China confirms African swine fever hits Shandong province as national outbreak spreads

BEIJING (Reuters) – China’s agriculture ministry said on Wednesday it has confirmed the country’s ongoing African swine fever outbreak continues to spread across the nation, hitting the major livestock production province of Shandong in the east for the first time.

The highly contagious disease was found on a farm with 4,504 pigs in the provincial capital Jinan, infecting 17 of the animals and killing three hogs, the Ministry of Agriculture and Rural Affairs said in a statement. The disease is fatal to pigs, but doesn’t harm people.

China, home to the world’s largest hog herd, has now reported more than 100 cases of African swine fever in 27 provinces and regions since last August.

The Shandong case came after Guangxi region in China’s south reported its first African swine fever outbreak on Tuesday.

Further to the south, neighbouring Vietnam also confirmed it had detected its first cases of the virus.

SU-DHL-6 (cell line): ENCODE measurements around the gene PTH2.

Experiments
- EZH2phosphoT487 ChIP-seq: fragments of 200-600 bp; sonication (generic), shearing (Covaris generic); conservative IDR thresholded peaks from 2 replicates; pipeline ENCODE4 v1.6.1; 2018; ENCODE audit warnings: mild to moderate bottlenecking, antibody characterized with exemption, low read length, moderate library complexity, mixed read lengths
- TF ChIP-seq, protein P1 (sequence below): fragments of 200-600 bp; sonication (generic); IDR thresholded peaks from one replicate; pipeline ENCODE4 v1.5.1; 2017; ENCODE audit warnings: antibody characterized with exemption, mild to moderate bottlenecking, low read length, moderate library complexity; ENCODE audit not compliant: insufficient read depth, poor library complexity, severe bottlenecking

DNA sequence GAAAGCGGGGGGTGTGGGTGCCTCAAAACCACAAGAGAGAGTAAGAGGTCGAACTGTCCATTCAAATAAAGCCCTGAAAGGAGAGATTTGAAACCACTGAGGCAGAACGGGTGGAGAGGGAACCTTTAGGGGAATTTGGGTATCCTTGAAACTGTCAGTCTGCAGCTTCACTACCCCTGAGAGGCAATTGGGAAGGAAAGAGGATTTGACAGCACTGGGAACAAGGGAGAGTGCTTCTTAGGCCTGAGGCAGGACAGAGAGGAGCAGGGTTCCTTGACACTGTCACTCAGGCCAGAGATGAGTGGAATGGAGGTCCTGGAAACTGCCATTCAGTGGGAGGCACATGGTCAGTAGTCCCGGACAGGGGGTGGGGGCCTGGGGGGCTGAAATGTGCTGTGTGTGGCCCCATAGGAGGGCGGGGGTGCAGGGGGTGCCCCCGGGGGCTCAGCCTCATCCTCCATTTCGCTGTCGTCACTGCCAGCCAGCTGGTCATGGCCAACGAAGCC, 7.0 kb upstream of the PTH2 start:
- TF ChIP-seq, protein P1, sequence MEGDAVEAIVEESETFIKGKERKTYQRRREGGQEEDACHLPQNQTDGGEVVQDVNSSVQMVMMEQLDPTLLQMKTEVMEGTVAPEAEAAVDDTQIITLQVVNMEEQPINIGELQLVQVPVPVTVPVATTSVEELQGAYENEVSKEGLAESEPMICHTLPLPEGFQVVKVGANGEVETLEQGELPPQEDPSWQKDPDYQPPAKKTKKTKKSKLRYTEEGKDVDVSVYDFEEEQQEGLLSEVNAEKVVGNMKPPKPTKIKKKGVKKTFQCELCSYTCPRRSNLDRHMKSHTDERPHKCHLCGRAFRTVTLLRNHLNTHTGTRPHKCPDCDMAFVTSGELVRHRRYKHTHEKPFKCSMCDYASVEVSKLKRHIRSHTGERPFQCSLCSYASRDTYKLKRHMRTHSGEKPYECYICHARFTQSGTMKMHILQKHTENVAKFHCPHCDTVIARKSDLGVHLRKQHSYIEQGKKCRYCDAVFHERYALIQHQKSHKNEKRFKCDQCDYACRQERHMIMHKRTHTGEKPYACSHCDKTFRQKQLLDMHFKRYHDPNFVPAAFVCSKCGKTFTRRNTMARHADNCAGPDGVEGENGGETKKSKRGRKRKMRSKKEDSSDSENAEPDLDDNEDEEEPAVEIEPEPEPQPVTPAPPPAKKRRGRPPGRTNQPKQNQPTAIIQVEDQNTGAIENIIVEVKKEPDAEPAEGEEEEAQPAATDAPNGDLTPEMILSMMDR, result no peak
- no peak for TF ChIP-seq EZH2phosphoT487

Shandong produced 47 million pigs in 2017, about 7 percent of the total hogs sent to slaughterhouses in the same year in China, official data showed.

Jiangsu and Henan provinces, both neighbouring Shandong, reported cases of the disease as early as last August.

China has restricted transport of live pigs and banned kitchen waste in feed, in an effort to control the spread of African swine fever.

A major Chinese frozen food producer said on Monday that it recalled products that may be contaminated with African swine fever, following media reports that some of its dumplings tested positive for the virus.

Reporting by Tom Daly and Hallie Gu; editing by Richard Pullin and Kenneth Maxwell


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